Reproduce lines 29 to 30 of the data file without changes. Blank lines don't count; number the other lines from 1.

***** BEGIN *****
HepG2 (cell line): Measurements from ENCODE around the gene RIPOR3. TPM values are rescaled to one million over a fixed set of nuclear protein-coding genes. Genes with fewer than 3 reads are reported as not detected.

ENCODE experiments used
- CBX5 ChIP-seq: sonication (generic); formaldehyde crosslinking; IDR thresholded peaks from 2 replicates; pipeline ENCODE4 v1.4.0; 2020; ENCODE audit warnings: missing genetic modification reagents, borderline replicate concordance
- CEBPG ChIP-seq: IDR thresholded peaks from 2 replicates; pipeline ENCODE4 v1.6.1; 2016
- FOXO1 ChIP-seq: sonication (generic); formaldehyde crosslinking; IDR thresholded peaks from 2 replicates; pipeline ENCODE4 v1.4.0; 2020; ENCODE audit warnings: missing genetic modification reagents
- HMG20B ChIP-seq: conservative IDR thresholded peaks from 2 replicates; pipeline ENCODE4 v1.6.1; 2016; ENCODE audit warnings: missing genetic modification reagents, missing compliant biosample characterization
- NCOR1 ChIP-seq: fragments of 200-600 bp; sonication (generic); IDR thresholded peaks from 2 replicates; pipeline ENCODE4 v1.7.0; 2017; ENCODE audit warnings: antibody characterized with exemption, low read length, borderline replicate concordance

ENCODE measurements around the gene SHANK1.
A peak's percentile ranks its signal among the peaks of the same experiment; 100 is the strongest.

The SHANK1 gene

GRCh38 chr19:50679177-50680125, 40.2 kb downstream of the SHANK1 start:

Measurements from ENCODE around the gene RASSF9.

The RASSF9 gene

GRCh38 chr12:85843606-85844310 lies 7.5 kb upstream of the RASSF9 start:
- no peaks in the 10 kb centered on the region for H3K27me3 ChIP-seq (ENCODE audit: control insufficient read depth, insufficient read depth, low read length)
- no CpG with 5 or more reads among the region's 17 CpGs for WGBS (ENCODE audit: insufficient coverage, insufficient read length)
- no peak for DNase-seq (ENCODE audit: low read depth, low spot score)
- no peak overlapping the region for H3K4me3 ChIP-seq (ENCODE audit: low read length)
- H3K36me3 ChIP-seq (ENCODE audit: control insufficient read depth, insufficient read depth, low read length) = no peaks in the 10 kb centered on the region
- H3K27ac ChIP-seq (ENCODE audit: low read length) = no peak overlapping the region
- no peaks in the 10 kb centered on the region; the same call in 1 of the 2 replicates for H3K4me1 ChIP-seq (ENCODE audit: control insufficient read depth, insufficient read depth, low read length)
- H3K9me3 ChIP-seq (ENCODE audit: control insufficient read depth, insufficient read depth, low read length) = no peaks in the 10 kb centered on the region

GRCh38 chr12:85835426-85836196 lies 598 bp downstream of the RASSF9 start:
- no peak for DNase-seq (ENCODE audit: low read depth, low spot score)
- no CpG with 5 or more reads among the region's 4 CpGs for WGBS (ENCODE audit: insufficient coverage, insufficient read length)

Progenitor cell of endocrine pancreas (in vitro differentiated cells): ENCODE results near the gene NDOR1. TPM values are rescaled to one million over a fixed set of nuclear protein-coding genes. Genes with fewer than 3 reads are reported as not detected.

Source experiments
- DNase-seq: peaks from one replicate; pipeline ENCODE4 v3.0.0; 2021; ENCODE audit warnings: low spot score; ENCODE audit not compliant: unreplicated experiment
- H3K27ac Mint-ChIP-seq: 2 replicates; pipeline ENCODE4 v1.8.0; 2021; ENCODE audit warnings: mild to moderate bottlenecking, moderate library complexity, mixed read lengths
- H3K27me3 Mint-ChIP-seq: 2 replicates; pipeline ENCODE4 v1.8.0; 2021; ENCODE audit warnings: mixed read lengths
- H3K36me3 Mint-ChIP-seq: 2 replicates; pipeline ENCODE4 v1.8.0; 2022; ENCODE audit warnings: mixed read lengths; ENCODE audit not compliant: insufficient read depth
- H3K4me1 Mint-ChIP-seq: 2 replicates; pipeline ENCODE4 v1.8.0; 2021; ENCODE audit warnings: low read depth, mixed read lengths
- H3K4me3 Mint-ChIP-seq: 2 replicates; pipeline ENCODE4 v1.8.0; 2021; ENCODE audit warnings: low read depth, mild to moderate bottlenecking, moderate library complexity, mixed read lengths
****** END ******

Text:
- H3K27ac Mint-ChIP-seq: 2 replicates; pipeline ENCODE4 v1.8.0; 2021; ENCODE audit warnings: mild to moderate bottlenecking, moderate library complexity, mixed read lengths
- H3K27me3 Mint-ChIP-seq: 2 replicates; pipeline ENCODE4 v1.8.0; 2021; ENCODE audit warnings: mixed read lengths